There are 57,000 open appointments that must be filled before the end of August across Canada, the agency said.
Canadian Blood Services operates a national inventory that allows products to be regularly shifted around the country to meet hospital and patient needs.
But the inventory has a shelf life — a year for frozen plasma, 42 days for red blood cells and five days for platelets — so it takes some work to ensure supply continues to meet demand.
Before the pandemic, the agency said some 400,000 Canadians gave blood on a regular basis.
This report by The Canadian Press was first published Aug. 13, 2021.
Alberta premier defends new rules on in-person learning, no mask mandates in schools
By Dean Bennett and Colette Derworiz
Alberta Premier Danielle Smith is defending new rules ordering schools to provide in-person learning during the current wave of viral illnesses, saying a clear, measured response is crucial for students and parents.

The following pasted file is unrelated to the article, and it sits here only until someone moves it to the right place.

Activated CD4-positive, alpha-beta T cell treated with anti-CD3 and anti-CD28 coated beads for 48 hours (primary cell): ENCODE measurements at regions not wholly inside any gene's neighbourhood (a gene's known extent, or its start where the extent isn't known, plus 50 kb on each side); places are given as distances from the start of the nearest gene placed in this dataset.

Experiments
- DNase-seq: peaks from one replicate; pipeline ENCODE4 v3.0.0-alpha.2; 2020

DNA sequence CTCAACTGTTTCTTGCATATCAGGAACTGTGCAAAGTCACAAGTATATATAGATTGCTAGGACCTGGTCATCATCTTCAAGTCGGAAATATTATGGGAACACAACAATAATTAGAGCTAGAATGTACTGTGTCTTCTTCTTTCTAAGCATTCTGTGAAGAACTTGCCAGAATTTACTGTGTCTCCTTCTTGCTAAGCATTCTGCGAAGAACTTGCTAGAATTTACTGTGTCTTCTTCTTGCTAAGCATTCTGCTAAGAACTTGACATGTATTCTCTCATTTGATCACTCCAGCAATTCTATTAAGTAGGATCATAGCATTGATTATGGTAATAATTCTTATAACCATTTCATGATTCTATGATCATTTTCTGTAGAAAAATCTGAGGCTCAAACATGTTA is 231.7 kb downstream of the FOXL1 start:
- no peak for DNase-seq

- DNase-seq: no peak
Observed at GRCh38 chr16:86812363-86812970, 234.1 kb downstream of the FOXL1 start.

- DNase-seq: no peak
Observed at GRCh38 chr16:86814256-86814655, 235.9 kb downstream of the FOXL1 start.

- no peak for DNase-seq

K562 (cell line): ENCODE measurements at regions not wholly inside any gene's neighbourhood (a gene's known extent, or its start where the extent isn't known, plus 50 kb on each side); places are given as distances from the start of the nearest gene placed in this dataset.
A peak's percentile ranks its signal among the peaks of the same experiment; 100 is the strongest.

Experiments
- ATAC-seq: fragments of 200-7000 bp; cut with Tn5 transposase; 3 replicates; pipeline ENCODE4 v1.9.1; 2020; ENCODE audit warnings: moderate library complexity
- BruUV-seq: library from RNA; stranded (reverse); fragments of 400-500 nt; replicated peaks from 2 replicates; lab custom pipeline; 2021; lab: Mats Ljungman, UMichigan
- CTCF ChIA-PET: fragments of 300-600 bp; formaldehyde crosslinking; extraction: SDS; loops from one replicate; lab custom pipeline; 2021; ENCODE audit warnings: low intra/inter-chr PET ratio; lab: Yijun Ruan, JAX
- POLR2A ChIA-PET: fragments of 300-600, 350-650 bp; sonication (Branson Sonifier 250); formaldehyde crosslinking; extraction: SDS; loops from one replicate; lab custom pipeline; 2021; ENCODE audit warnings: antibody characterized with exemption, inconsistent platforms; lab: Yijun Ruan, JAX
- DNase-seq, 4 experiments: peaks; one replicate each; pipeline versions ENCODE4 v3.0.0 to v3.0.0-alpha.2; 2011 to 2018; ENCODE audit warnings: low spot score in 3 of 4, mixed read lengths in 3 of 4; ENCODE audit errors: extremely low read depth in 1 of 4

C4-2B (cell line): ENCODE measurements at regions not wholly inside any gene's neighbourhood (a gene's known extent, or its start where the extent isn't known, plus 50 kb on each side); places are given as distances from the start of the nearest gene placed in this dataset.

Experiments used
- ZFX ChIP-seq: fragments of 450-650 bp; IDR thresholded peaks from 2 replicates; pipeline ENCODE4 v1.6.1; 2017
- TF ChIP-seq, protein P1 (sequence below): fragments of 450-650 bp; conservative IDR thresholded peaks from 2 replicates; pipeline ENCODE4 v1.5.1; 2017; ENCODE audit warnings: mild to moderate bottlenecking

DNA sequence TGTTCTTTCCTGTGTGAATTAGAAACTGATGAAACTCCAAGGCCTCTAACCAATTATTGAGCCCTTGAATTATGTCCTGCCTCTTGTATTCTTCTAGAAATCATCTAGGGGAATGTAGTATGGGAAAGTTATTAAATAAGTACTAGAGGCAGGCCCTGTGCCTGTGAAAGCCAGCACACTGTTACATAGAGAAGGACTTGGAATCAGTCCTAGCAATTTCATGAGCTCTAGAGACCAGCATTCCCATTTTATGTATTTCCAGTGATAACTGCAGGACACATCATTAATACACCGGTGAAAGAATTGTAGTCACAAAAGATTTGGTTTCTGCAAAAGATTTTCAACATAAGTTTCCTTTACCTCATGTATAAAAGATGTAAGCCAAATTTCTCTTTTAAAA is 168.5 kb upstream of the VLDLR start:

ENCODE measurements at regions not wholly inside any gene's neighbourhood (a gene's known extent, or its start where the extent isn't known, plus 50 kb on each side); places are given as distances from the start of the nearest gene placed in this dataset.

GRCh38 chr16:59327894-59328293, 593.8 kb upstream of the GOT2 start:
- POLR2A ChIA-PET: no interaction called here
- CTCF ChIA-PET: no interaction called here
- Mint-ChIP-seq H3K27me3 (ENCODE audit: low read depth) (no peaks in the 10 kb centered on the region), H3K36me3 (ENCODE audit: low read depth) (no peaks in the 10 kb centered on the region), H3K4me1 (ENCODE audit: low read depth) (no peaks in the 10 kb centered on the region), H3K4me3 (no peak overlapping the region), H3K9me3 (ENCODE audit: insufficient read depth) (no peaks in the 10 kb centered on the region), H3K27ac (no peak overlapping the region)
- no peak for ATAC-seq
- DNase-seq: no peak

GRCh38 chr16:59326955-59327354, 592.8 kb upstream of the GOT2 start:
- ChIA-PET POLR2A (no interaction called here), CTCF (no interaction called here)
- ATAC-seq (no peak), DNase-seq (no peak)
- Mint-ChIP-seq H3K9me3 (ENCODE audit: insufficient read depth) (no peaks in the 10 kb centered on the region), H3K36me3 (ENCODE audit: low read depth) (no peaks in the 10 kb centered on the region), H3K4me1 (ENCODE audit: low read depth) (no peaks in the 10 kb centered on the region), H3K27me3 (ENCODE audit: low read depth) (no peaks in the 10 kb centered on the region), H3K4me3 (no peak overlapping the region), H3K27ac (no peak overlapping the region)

“We need a normal school environment for our children, and we need to make sure that the classrooms stay open to be able to support our parents,” Smith said at a news conference in Medicine Hat on Friday.
“That’s why we made the decision that we did — to give that clear direction.”
Her comments came a day after she announced regulatory changes saying school boards must provide in-person learning. Schools also can’t require students to wear masks in school or be forced to take classes online.
The changes take effect immediately.